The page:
Babies breaking bad: neonatal and iatrogenic withdrawal syndromes

Curr Opin Pediatr. 2013 Aug;25(4):532-42. doi: 10.1097/MOP.0b013e328362cd0d.


Purpose of review: This review will summarize the symptoms, evaluation, and treatment of neonatal and iatrogenic withdrawal syndromes.

Recent findings: Buprenorphine is emerging as the drug of choice for maintaining opioid-dependent women during pregnancy, because of its association with less severe withdrawal symptoms. Recent findings suggest it may be the drug of choice for treating the opioid-exposed neonate as well.

Summary: Healthcare workers should be cognizant of the risk factors for neonatal abstinence syndrome (NAS), as well as its symptoms, so that nonpharmalogic and pharmacologic therapies can be initiated. With increased emphasis on pain control in children, it is likely that iatrogenic withdrawal will continue to be a concern, and healthcare workers should understand the similarities and differences between this and NAS.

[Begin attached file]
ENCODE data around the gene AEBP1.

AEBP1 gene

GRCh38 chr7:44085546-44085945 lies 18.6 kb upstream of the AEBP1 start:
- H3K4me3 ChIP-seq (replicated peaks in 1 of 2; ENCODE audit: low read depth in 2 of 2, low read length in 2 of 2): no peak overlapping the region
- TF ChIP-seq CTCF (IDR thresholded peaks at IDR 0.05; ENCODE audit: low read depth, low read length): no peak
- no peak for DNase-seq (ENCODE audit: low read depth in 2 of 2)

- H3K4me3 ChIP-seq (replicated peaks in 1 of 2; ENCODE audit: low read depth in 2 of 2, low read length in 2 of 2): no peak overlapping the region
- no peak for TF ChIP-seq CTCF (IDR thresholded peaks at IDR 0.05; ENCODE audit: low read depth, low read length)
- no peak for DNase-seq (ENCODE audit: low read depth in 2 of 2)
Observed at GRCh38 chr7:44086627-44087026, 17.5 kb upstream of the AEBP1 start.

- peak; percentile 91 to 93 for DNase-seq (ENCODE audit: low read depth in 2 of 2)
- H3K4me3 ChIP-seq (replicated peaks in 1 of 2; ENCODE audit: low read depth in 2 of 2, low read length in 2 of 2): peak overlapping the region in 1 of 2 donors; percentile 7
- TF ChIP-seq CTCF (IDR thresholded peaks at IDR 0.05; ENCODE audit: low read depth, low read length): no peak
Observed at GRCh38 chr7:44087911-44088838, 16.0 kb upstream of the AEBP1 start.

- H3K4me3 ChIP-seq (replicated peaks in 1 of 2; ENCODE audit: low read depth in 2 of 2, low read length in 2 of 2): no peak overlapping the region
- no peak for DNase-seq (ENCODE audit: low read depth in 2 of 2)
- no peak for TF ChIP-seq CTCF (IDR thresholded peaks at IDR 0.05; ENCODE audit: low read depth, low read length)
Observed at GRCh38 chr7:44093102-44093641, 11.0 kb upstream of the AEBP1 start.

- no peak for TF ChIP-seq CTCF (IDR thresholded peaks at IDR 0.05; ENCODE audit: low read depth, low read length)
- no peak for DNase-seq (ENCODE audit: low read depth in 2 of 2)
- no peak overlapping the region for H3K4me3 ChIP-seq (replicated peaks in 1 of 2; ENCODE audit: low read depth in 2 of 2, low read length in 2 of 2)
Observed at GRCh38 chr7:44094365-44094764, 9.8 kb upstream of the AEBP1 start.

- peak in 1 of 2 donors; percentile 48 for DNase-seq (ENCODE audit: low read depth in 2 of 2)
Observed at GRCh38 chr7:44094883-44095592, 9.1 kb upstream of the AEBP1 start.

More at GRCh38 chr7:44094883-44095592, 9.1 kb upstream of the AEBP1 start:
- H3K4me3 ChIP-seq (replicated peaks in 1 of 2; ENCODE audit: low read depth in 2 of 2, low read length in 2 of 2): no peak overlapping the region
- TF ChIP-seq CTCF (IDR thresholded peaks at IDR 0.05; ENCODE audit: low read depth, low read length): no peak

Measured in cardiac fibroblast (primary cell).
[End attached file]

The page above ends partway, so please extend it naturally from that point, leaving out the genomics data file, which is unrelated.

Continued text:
Publication types

  • Review

MeSH terms

  • Analgesics, Opioid / adverse effects
  • Buprenorphine / therapeutic use
  • Diagnosis, Differential
  • Evidence-Based Medicine / methods
  • Humans
  • Infant, Newborn
  • Neonatal Abstinence Syndrome / diagnosis*
  • Neonatal Abstinence Syndrome / etiology
  • Neonatal Abstinence Syndrome / therapy
  • Opiate Substitution Treatment / methods
  • Risk Factors
  • Substance Withdrawal Syndrome / diagnosis*
  • Substance Withdrawal Syndrome / etiology
  • Substance Withdrawal Syndrome / therapy


  • Analgesics, Opioid
  • Buprenorphine